• How family influences children and young people’s mental health 
  • Internalising difficulties
  • Externalising difficulties
  • Risk and resilience factors 
  • Physical and mental health 
  • Social mobility and mental health 
  • How wellbeing relates to mental health 
  • Early intervention 
  • Social and emotional learning

Learning activities and teaching methods (given in hours of study time)

Scheduled Learning and Teaching ActivitiesGuided independent studyPlacement / study abroad

Details of learning activities and teaching methods

CategoryHours of study timeDescription
Scheduled Learning and Teaching33Lectures, seminars, and workshops
Guided Independent Learning30Set and supplementary reading
Guided Independent Learning10Collation and review of lecture notes
Guided Independent Learning12Undertaking additional class tasks and activities (e.g. on ELE) and preparing for seminars
Guided Independent Learning65Completion of formative and summative assessment tasks

Formative assessment

Form of assessmentSize of the assessment (eg length / duration)ILOs assessedFeedback method
Written essay750 word equivalent2-8, 10Written feedback

Summative assessment (% of credit)

CourseworkWritten examsPractical exams

Details of summative assessment

Form of assessment% of creditSize of the assessment (eg length / duration)ILOs assessedFeedback method
Written Essay1004000 wordsAllWritten feedback and grade

Details of re-assessment (where required by referral or deferral)

Original form of assessmentForm of re-assessmentILOs re-assessedTimescale for re-assessment
Written essay (4,000 words)Written essay (4,000 words)AllAugust/September reassessment period

Re-assessment notes

Two assessments are required for this module. Where you have been referred/deferred in the written essay and case study you will be required to resubmit these assignments. If you are successful on referral, your overall module mark will be capped at 50%; deferred marks are not capped.

Indicative learning resources - Basic reading

Indicative basic reading list:


  • Aldridge, J. M., & McChesney, K. (2018). The relationships between school climate and adolescent mental health and wellbeing: A systematic literature review. International Journal of Educational Research88, 121-145.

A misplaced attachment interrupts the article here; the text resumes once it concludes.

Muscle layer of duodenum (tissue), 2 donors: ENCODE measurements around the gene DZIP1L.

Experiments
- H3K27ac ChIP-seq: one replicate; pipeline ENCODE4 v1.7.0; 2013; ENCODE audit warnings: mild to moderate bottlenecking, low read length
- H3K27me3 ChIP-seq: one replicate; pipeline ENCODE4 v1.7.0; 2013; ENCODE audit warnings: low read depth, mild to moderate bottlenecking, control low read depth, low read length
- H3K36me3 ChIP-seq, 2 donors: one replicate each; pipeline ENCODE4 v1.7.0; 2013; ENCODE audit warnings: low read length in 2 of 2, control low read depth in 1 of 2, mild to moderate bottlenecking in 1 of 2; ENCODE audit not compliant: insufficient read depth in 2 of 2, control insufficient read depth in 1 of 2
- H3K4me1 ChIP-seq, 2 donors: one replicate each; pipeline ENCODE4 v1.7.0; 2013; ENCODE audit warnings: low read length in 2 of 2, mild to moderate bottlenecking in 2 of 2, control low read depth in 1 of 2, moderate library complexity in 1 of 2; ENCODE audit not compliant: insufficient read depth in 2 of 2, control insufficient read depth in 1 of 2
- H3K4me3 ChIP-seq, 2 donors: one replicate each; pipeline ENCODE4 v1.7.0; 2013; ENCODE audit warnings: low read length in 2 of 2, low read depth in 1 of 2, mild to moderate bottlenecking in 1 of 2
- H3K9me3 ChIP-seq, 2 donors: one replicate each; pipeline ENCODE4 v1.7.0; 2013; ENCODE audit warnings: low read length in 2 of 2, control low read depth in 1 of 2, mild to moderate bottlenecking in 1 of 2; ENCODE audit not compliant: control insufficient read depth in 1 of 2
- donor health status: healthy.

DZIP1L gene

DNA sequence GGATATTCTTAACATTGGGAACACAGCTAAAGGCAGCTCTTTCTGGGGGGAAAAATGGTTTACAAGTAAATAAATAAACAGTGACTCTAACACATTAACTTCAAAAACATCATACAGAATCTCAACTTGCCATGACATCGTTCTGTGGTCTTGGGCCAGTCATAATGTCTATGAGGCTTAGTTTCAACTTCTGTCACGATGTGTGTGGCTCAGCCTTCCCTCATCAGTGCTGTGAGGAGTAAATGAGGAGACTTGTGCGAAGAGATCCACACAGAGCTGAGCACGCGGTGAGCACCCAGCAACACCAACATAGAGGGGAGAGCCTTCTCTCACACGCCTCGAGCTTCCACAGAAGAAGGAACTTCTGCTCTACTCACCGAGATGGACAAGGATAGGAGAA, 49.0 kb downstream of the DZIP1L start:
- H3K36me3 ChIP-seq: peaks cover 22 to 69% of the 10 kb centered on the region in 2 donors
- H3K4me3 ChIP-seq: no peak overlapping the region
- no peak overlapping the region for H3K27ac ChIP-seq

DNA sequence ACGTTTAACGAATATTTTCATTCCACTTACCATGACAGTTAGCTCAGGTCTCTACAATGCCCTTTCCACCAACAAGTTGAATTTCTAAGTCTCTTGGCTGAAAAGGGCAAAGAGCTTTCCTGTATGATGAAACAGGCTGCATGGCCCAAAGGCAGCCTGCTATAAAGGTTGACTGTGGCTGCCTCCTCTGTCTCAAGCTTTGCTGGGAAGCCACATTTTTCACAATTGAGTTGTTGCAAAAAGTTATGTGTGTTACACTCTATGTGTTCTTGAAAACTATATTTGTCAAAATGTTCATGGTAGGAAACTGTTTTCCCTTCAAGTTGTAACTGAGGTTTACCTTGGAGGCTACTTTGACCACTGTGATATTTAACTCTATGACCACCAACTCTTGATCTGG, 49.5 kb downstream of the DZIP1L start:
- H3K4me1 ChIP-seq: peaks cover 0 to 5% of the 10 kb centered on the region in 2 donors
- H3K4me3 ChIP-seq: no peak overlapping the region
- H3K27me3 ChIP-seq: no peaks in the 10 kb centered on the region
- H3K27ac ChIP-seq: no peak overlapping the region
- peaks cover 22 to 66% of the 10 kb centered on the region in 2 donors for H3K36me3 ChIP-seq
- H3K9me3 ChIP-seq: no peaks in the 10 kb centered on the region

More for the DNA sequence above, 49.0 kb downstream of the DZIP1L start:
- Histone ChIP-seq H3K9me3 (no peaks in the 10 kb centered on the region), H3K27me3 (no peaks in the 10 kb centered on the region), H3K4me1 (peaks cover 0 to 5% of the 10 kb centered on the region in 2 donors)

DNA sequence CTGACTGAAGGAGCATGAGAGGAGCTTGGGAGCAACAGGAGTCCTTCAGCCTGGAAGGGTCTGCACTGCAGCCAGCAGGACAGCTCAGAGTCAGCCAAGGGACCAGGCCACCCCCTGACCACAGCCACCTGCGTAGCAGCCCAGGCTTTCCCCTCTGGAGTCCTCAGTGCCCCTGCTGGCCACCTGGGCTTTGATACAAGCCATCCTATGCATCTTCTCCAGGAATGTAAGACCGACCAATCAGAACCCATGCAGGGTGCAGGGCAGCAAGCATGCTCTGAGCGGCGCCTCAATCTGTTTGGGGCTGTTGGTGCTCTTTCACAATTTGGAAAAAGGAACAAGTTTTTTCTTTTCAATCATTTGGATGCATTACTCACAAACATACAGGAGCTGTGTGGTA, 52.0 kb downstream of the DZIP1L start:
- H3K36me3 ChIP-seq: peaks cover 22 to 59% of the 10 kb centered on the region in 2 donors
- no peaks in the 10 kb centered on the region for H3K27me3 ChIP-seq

• Burton, M, Pavord, E. and Williams, B. (2014) An Introduction to Child and Adolescent Mental Health. London: Sage.


  • Carr, A. (2000). What works with children and adolescents? A critical review of psychological interventions with children, adolescents and their families. London: Routledge.


  • Dogra, N., Parkin, A., Warner-Gale, F., & Frake, C. (2017). A multidisciplinary handbook of child and adolescent mental health for front-line professionals. Jessica Kingsley Publishers.


  • Deighton, J., Lereya, S. T., Casey, P., Patalay, P., Humphrey, N. & Wolpert, M., (2019) ‘Prevalence of mental health problems in schools: Poverty and other risk factors among 28 000 adolescents in England’, British Journal of Psychiatry. 215, 3, p. 565-567


  • Garvis, S., & Pendergast, D. (Eds.). (2017). Health and wellbeing in childhood. Cambridge University Press.


  • Owens, R. L., & Waters, L. (2020). What does positive psychology tell us about early intervention and prevention with children and adolescents? A review of positive psychological interventions with young people. The Journal of Positive Psychology15(5), 588-597.


  • Laver-Bradbury, C. E., Thompson, M. E., Gale, C. E. & Hooper, C. E. (2021). Child and adolescent mental health: Theory and practice. Hodder Arnold.


  • Wei, Y., Kutcher, S., Blackwood, A., Glover, D., Weaver, C., MacKay, A., & Weist, M. D. (2015). School mental health: global challenges and opportunities.

Key words search

Mental health, wellbeing, children, young people, adolescents

Credit value15
Module ECTS


Module pre-requisites


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NQF level (module)


Available as distance learning?


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Last revision date